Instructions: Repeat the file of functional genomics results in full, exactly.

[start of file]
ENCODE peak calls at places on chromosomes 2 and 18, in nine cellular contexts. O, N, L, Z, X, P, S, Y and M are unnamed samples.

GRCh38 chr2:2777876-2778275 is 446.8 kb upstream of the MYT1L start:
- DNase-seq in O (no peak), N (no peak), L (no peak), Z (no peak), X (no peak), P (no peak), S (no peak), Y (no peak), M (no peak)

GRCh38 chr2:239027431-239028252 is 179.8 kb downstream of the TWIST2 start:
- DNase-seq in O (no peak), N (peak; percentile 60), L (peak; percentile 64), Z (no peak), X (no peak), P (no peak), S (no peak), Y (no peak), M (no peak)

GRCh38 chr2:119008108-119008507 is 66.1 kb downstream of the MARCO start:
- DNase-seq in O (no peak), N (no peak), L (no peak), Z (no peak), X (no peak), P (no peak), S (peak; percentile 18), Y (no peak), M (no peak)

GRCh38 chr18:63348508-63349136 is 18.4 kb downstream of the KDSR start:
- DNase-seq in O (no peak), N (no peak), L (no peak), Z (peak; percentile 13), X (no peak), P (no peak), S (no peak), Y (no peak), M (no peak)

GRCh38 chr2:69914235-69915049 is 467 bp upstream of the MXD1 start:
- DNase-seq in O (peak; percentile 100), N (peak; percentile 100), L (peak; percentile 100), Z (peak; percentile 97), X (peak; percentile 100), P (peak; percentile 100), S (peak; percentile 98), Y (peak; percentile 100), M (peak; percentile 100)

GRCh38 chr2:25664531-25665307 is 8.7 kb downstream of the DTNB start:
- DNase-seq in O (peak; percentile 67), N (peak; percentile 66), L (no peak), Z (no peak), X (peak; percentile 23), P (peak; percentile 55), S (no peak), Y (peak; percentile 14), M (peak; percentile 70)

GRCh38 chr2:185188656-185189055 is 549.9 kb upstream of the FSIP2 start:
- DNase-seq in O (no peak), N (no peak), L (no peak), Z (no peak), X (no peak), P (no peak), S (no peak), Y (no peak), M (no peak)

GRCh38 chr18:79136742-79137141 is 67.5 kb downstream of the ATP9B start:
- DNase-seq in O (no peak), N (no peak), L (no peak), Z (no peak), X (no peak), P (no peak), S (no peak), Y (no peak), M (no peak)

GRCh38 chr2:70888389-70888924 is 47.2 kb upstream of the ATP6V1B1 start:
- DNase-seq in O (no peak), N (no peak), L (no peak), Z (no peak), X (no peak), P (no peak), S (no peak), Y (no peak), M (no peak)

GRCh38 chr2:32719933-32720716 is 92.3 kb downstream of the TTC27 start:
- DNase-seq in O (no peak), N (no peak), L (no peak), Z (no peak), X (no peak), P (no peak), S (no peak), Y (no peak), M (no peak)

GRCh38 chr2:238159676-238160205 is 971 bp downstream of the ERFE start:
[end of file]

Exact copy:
ENCODE peak calls at places on chromosomes 2 and 18, in nine cellular contexts. O, N, L, Z, X, P, S, Y and M are unnamed samples.

GRCh38 chr2:2777876-2778275 is 446.8 kb upstream of the MYT1L start:
- DNase-seq in O (no peak), N (no peak), L (no peak), Z (no peak), X (no peak), P (no peak), S (no peak), Y (no peak), M (no peak)

GRCh38 chr2:239027431-239028252 is 179.8 kb downstream of the TWIST2 start:
- DNase-seq in O (no peak), N (peak; percentile 60), L (peak; percentile 64), Z (no peak), X (no peak), P (no peak), S (no peak), Y (no peak), M (no peak)

GRCh38 chr2:119008108-119008507 is 66.1 kb downstream of the MARCO start:
- DNase-seq in O (no peak), N (no peak), L (no peak), Z (no peak), X (no peak), P (no peak), S (peak; percentile 18), Y (no peak), M (no peak)

GRCh38 chr18:63348508-63349136 is 18.4 kb downstream of the KDSR start:
- DNase-seq in O (no peak), N (no peak), L (no peak), Z (peak; percentile 13), X (no peak), P (no peak), S (no peak), Y (no peak), M (no peak)

GRCh38 chr2:69914235-69915049 is 467 bp upstream of the MXD1 start:
- DNase-seq in O (peak; percentile 100), N (peak; percentile 100), L (peak; percentile 100), Z (peak; percentile 97), X (peak; percentile 100), P (peak; percentile 100), S (peak; percentile 98), Y (peak; percentile 100), M (peak; percentile 100)

GRCh38 chr2:25664531-25665307 is 8.7 kb downstream of the DTNB start:
- DNase-seq in O (peak; percentile 67), N (peak; percentile 66), L (no peak), Z (no peak), X (peak; percentile 23), P (peak; percentile 55), S (no peak), Y (peak; percentile 14), M (peak; percentile 70)

GRCh38 chr2:185188656-185189055 is 549.9 kb upstream of the FSIP2 start:
- DNase-seq in O (no peak), N (no peak), L (no peak), Z (no peak), X (no peak), P (no peak), S (no peak), Y (no peak), M (no peak)

GRCh38 chr18:79136742-79137141 is 67.5 kb downstream of the ATP9B start:
- DNase-seq in O (no peak), N (no peak), L (no peak), Z (no peak), X (no peak), P (no peak), S (no peak), Y (no peak), M (no peak)

GRCh38 chr2:70888389-70888924 is 47.2 kb upstream of the ATP6V1B1 start:
- DNase-seq in O (no peak), N (no peak), L (no peak), Z (no peak), X (no peak), P (no peak), S (no peak), Y (no peak), M (no peak)

GRCh38 chr2:32719933-32720716 is 92.3 kb downstream of the TTC27 start:
- DNase-seq in O (no peak), N (no peak), L (no peak), Z (no peak), X (no peak), P (no peak), S (no peak), Y (no peak), M (no peak)

GRCh38 chr2:238159676-238160205 is 971 bp downstream of the ERFE start: